The other issue ukip and all others forget is that few actually want to do nursing. Despite high enrollment, nursing has among the worst drop out rates anywhere. Not because of the intensity but because courses fail to meet expectations. With my cohort few could tolerate the vast amount of unusable theory and wishy washy pseudoscience paraded as researched and evidence based. Its lack of practical application and hypocrisy was plain to see. Students arrive expecting to learn about the body and instead fall asleep in lectures that do not meet the intellectual requirements necessary to take part in the delivery of health care. They will have to suffer being excluded from conversations everyone else is having. They will not learn why a drug works, how an operation occurs, how anaesthetics reverse, why pain is their purview,, how to assess an abdomen. These are our things. Instead they will sit and listen to lectures on dementia with the lecture programmed to invest them as the person with the power to influence what has eluded science and psychology, and the saddling of changing peoples behaviour with the impression that they are the sole provider of life changing influence.

    But Nursing is a science. Nothing more and is was never anything else. The rest is garbage

  • Comment on: The big question: how can the ward sister role be strengthened?

    practical philosopher's comment 14 March, 2013 10:46 am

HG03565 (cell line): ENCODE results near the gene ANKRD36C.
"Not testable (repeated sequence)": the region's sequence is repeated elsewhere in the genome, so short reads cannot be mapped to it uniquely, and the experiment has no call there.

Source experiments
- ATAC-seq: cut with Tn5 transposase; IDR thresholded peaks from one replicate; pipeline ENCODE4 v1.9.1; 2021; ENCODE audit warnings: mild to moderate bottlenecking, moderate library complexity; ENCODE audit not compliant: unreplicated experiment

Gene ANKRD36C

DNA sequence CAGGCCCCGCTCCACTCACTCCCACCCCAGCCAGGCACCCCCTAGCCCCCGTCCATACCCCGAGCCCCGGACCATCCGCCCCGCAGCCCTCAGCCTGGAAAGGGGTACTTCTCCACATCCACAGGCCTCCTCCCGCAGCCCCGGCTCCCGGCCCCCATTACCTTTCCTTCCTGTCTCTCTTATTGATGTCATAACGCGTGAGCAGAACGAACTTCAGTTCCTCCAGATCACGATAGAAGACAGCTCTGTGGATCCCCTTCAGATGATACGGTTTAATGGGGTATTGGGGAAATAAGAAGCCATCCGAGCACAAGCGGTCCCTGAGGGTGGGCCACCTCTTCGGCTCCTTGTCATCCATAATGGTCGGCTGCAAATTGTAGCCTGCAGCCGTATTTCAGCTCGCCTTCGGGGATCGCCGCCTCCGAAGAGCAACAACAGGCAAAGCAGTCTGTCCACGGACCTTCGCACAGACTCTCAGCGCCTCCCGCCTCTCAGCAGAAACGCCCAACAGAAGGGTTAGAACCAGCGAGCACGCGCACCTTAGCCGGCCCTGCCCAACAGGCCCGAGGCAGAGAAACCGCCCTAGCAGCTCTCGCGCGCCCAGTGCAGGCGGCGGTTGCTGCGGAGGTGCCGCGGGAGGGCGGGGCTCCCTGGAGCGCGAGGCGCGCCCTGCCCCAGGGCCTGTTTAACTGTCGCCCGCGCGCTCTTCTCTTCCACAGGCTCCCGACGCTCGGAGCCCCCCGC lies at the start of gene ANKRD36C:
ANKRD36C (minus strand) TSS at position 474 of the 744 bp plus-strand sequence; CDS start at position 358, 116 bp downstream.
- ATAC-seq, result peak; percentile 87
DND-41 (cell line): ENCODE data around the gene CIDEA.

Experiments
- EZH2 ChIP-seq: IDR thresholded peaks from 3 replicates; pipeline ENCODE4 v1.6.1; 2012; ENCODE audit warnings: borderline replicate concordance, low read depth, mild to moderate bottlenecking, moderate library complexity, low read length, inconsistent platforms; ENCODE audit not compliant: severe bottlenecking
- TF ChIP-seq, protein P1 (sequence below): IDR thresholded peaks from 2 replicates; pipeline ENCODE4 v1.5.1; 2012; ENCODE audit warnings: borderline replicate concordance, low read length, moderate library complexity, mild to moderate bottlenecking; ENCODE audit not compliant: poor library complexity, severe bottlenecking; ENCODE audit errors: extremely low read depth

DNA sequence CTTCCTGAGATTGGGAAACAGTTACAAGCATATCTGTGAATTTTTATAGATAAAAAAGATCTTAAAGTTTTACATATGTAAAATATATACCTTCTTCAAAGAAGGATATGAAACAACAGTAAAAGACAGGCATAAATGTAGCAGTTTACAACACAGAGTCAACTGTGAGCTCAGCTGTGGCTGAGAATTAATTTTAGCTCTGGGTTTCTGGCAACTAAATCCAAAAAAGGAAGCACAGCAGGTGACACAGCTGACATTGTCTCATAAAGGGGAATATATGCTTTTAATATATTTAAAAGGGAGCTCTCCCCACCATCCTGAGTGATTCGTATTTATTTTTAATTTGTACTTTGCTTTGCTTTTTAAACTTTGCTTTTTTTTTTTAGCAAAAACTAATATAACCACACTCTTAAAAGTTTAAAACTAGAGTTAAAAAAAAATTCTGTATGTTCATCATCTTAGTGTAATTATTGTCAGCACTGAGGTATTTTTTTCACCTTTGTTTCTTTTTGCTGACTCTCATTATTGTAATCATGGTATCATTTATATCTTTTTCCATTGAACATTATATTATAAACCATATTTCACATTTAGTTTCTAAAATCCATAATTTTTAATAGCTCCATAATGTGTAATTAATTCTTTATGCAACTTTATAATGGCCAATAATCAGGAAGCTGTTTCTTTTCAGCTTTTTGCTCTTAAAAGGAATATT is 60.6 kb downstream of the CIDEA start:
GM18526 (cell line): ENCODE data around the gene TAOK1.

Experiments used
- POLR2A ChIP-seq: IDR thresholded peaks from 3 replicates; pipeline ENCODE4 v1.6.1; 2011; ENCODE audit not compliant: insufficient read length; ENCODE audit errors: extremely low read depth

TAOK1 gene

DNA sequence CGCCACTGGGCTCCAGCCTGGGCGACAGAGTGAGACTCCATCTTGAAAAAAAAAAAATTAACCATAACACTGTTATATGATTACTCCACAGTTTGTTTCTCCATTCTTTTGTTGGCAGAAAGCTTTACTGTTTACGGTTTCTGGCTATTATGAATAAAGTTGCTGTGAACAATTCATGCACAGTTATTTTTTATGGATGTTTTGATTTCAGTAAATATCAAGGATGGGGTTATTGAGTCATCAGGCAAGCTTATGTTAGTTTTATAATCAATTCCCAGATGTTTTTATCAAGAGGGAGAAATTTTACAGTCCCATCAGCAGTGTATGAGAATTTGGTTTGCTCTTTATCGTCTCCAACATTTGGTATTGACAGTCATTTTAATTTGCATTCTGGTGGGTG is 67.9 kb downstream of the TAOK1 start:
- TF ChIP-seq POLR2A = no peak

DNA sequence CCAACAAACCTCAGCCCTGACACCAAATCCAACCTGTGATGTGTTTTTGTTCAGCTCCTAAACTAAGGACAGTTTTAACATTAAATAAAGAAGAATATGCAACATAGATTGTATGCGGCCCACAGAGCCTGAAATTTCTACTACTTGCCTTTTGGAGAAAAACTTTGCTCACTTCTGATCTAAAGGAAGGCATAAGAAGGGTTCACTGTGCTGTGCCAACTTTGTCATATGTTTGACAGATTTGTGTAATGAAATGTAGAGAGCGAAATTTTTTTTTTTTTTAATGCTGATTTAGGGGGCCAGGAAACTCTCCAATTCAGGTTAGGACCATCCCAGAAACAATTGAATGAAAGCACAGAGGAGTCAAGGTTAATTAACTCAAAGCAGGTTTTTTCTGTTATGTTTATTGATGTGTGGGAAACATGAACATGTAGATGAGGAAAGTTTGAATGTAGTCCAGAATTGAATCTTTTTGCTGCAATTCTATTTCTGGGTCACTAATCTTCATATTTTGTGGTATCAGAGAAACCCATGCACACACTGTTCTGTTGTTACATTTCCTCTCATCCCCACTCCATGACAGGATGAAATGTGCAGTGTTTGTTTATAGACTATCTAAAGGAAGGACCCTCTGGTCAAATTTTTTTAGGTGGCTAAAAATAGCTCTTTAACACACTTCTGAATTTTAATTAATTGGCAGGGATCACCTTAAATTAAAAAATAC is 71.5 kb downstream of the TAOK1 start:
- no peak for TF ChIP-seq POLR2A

I think the real issue here is of communication. I liked my Ward Sisters because they did two things woefully lacking in my current job:

    1. Update me after the ward rounds so I could action things.

    2. Tell me what they know about things that appear to be a surprise later on. Staff nurses need to know what their manager does with their day. Not in detail but in a way that suggests they are a team. I believe this is where the gulf comes from and why the divisions appear. She ought to lead the shift. Where I work now the Sister is there but often a Staff Nurse is in charge, however the Sister doesn't swap places with the Staff Nurse! Not great.

  • Comment on: 'Your enthusiasm and commitment will rub off on others'

    practical philosopher's comment 23 August, 2011 11:34 am

    Lol i wouldn't worry about writing style.
    your comments attract controversy. that's a good thing.

  • Comment on: The image of nursing: Not good enough for a feminist?

    practical philosopher's comment 15 July, 2011 9:43 pm

    michael stone | 1-Jul-2011 11:50 am

    I have no idea what you are getting at here or the relevance. Their feelings are of course their own but this is a fallacy in terms of how you do your job - objectively.
    I won't abide by the wishes of patients if they are contrary to my training education and best practice. Nor will i be subject to their whims - if indeed they are whimsical. In the ara i work in i have one goal which is to recover them from surgery and send them home. Failing a successful recovery i will care for them until theyare transferred somewhere else, sent home or die.
    I canno tgauge anything other than how they feel from 'how they feel' and even then i have to tread through a quagmire of psychological and sociological processes that may or may not be present.